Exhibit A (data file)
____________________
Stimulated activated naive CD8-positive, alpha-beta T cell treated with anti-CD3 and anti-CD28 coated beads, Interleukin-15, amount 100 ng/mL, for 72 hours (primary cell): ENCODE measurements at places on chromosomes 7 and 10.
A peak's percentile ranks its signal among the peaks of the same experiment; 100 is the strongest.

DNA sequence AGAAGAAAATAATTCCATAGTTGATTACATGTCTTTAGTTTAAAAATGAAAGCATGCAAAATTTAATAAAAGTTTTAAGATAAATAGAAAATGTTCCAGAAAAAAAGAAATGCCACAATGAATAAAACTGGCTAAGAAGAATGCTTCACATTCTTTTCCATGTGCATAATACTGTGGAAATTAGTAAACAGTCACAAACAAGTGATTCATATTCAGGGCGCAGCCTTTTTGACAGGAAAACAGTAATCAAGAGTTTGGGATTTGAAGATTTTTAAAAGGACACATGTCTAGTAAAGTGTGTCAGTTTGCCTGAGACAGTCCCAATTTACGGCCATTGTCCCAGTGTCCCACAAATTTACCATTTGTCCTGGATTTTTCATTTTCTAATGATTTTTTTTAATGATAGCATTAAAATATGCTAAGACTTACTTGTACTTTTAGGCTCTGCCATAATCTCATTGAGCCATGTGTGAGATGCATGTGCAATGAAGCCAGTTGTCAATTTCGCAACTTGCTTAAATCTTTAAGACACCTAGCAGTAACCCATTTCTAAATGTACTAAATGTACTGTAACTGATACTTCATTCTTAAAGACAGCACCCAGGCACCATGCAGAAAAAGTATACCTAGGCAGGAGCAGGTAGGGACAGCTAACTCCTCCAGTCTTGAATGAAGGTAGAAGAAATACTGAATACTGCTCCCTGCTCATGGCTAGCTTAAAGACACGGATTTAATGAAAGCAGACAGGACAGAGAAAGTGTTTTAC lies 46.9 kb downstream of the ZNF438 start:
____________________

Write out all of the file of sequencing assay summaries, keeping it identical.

Stimulated activated naive CD8-positive, alpha-beta T cell treated with anti-CD3 and anti-CD28 coated beads, Interleukin-15, amount 100 ng/mL, for 72 hours (primary cell): ENCODE measurements at places on chromosomes 7 and 10.
A peak's percentile ranks its signal among the peaks of the same experiment; 100 is the strongest.

DNA sequence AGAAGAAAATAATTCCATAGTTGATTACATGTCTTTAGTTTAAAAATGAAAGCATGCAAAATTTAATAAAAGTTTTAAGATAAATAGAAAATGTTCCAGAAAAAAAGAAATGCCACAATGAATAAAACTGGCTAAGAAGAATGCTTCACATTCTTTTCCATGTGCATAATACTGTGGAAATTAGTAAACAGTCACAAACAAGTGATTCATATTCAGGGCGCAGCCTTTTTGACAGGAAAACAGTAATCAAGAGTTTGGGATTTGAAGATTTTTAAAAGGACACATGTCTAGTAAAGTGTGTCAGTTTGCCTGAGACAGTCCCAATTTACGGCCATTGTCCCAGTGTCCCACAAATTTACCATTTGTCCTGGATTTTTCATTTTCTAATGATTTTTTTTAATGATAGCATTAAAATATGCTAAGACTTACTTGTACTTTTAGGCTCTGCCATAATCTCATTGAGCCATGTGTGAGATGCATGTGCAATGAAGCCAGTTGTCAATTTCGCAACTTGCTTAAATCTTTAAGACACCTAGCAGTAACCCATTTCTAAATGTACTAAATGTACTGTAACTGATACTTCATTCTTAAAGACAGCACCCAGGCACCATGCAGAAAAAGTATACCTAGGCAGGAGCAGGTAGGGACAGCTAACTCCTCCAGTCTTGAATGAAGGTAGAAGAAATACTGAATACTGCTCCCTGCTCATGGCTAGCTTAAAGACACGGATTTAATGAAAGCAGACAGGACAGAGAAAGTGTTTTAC lies 46.9 kb downstream of the ZNF438 start: